On July 3, readers were alerted to a short-term target of 4512 in the S&P 500 (SPX). Just ten days later, the market reached this level.

And now that the Fed’s most recent decision on interest rates is behind us, it’s time to assess the market with fresh eyes.

Last Wednesday, the central bank raised rates by another 25 basis points.

Usually, such an event would result in considerable volatility in the markets. But not this time…

In fact, the initial reaction to the interest rate hike was quite muted.

By the end of the trading session on Wednesday, SPX had gone nowhere for the entire day.


There are two key features to this price chart.

First, we have bearish divergence in the Relative Strength Index (RSI). This is a common occurrence near market tops.

Notice how the RSI actually peaked in the middle of June. Since then, prices have gone higher, but the indicator has trended lower.

This is a sign that bullish momentum is getting exhausted.

The second important feature is how prices are testing the upper boundary line of the parallel channel. Channels are a great way to forecast potential turning points in the market.

Hitting the resistance line of the channel in combination with the bearish momentum seen in the RSI should have traders on high alert.

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But there’s no doubt that this market is proving to be very resilient. Since putting in a bottom on March 14, SPX has rallied over 20%.

It’s very possible the market will ignore these bearish signals and just keep trading higher.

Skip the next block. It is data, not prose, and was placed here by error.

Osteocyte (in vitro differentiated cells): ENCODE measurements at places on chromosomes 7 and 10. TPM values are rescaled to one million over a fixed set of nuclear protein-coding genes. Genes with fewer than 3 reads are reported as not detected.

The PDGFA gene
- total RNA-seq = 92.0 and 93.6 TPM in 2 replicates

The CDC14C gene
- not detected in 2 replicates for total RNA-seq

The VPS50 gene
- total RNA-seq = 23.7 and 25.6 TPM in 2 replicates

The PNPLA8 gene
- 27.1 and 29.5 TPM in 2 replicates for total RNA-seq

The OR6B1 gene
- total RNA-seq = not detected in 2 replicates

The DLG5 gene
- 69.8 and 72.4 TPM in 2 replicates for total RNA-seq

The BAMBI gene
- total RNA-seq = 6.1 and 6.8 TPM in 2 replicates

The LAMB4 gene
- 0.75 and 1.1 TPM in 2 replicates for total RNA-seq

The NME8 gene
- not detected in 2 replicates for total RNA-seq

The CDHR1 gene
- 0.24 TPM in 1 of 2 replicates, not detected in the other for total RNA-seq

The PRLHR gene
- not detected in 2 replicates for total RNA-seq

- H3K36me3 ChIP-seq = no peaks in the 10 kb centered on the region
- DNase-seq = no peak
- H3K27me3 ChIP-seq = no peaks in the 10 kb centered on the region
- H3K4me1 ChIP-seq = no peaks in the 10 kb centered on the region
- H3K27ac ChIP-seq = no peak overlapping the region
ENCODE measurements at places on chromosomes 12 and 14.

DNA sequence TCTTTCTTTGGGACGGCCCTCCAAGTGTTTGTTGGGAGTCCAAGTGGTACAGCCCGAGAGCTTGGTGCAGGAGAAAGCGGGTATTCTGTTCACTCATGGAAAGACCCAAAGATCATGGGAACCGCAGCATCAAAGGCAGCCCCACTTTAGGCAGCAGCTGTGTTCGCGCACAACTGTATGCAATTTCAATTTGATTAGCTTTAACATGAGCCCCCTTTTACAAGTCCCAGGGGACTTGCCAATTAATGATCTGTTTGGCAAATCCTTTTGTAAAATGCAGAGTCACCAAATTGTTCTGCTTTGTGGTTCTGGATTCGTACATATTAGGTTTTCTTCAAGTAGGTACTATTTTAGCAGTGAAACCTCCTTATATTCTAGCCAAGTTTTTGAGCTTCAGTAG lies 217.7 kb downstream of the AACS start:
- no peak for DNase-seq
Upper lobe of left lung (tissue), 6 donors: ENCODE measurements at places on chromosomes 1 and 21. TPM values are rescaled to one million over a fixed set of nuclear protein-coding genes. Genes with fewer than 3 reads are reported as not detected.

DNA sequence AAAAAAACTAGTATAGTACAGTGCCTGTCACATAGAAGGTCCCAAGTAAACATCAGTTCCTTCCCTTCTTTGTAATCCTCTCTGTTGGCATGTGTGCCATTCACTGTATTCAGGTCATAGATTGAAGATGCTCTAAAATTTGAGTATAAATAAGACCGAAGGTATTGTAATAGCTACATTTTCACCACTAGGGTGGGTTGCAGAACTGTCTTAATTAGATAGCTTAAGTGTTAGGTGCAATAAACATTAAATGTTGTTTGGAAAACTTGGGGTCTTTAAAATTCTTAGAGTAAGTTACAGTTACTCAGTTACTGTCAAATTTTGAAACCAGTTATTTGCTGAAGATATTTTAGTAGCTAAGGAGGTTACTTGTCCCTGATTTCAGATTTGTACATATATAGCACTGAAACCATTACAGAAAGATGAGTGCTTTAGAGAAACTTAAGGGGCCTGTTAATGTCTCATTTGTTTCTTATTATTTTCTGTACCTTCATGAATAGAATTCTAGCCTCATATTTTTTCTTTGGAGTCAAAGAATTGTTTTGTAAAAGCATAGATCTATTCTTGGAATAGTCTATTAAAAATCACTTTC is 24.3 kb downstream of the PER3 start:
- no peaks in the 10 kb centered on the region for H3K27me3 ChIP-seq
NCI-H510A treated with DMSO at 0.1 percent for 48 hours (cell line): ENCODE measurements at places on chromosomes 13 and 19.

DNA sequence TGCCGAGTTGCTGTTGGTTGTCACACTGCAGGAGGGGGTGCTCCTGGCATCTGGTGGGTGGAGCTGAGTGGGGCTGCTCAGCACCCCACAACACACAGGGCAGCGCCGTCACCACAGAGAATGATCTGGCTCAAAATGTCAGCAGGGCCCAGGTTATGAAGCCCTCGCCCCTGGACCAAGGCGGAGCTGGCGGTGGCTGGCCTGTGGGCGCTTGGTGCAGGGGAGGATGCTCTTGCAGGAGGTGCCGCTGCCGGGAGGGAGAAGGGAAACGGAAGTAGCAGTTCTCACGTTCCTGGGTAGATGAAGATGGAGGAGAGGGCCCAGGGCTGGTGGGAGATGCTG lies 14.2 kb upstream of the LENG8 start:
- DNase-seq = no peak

The truth is that trading and market forecasting are separate disciplines, even though they are closely related.

The major difference between forecasting a market and trading it is the risk involved. Simply making a market call doesn’t usually cost anything, except for wounded pride. Trading on the other hand, can definitely cost you money.

That’s why all successful traders know that the key to consistent profitability is all about risk management. And right now, the risk is getting heavily skewed to the downside.

In other words, the market likely has a lot less room to go higher than it does to go lower.

In terms of how to use this analysis, you have options. Which choice is right for you ultimately depends on a combination of your personal risk tolerance and the kind of trader you are.

Short-term traders, for example, could look to play the downside by buying puts. Long-term investors, however, could look to take profits or move up stops to protect any profitable positions.

As the market continues to unfold, I’ll be sure to keep you updated on whether the odds of a greater sell-off are getting higher or not.

Until then, happy trading,

Imre Gams


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